It’s an intriguing name, Tres Alamos—in Spanish, “three cottonwoods.” Trying to figure out how it fits this wilderness, you play a guessing game with whomever named it. Was there once a triplet of cottonwoods growing at the well-watered convergence of dry washes? Or is there something about the configuration of the wilderness area’s central monolith, dubbed Tres Alamos, that reminded someone of a cottonwood grouping? That monolith, almost bumped up against the area’s high point, 4,293-foot Sawyer Peak, is the most striking landscape feature of the wilderness.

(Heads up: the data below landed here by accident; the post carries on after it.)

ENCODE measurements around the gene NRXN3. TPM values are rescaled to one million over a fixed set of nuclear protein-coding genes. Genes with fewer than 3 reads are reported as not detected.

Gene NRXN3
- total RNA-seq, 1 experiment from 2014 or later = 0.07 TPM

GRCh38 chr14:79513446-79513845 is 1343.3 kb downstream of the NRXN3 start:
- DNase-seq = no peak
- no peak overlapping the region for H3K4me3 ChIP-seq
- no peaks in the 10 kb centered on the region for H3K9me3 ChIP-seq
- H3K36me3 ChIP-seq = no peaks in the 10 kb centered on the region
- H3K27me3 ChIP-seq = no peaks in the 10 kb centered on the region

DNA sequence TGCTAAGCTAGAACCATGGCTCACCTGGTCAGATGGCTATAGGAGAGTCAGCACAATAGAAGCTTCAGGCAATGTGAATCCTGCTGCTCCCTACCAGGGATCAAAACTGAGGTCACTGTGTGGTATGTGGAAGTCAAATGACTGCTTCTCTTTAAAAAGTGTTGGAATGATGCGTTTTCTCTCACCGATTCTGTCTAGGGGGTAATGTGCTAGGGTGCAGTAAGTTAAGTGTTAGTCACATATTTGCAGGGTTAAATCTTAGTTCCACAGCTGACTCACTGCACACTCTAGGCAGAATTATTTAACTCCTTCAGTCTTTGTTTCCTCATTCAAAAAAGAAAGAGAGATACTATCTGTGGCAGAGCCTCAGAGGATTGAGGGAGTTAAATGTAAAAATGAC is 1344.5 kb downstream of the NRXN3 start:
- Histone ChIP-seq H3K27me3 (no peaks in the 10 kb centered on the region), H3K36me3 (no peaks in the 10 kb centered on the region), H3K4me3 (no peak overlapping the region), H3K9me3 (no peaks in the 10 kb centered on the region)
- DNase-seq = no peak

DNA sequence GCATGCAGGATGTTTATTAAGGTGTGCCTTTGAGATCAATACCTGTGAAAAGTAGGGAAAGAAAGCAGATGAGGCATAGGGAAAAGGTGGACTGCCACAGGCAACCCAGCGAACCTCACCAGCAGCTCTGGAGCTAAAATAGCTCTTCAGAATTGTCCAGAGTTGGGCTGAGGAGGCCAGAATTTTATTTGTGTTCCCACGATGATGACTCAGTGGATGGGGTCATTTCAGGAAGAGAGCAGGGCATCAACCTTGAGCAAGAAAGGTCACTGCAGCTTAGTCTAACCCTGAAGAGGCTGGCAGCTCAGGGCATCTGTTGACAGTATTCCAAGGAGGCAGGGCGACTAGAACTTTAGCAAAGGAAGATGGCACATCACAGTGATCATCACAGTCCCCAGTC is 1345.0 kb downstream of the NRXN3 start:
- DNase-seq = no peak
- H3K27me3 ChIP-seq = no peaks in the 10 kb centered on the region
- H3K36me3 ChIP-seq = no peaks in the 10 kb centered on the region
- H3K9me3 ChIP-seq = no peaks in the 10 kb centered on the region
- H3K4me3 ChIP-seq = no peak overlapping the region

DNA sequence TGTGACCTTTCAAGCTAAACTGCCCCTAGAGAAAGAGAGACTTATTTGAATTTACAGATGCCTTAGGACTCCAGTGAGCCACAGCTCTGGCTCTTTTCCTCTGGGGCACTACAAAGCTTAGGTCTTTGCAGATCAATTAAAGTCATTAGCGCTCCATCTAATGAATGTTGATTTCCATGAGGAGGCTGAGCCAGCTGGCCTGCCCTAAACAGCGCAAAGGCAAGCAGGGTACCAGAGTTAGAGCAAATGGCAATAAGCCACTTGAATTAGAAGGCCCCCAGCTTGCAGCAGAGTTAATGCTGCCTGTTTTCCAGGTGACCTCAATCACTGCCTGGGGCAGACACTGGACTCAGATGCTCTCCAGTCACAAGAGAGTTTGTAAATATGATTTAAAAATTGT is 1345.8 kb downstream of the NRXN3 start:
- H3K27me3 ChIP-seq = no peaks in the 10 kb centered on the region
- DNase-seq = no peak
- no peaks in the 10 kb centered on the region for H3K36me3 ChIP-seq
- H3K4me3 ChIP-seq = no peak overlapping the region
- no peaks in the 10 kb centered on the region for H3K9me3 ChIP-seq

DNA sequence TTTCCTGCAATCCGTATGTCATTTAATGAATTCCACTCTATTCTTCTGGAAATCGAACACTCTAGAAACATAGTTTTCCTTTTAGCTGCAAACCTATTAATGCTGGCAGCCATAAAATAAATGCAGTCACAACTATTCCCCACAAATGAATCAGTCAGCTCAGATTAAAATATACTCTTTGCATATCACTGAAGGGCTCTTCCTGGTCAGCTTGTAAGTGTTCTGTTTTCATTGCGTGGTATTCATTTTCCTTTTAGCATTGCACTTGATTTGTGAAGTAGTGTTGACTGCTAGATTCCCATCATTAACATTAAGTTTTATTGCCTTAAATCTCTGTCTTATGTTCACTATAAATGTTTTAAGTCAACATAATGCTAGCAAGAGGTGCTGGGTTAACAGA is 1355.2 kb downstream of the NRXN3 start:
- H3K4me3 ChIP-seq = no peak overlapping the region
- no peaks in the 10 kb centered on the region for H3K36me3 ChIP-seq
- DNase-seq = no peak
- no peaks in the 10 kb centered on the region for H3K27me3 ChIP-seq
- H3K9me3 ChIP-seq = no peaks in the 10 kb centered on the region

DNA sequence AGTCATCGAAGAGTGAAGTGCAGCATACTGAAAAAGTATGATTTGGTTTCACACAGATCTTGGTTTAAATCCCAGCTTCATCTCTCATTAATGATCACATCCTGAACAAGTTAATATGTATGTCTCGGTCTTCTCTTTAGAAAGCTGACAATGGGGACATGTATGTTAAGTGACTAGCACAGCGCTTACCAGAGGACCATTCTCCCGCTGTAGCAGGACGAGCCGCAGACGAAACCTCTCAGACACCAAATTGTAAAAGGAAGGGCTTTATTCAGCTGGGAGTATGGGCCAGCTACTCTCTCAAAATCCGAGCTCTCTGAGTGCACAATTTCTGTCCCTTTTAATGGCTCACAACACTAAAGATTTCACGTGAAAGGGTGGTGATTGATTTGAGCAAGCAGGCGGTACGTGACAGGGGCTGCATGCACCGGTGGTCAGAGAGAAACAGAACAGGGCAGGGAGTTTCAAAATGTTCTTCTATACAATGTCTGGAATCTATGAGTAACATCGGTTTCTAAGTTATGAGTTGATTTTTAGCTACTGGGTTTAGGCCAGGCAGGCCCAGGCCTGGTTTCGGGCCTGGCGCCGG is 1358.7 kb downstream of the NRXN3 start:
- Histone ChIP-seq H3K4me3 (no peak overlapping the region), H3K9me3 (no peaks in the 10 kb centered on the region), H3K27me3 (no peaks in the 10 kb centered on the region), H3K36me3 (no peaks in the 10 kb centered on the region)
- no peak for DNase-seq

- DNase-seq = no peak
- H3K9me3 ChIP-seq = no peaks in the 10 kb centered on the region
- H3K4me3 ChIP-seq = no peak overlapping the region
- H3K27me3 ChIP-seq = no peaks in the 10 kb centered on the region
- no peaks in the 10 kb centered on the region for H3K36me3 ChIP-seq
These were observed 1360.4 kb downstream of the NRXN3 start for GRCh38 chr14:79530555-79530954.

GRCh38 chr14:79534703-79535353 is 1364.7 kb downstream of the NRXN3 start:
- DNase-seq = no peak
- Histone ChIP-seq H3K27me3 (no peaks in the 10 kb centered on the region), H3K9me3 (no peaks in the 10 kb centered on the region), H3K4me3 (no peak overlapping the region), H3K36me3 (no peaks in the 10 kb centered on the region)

The western portion of the Tres Alamos Wilderness is desert bajadas and plains, while the eastern section is comprised of the more scenic ridgelines, canyons, and washes of the southern reaches of the Black Mountains. The mix of vegetation in the wilderness is indicative of intermingling Sonoran and Mohave Desert biomes. This trail guide covers an area with no maintained trails.
© Tom Dollar & Jerry Sieve/Westcliffe Publishers. All Rights Reserved.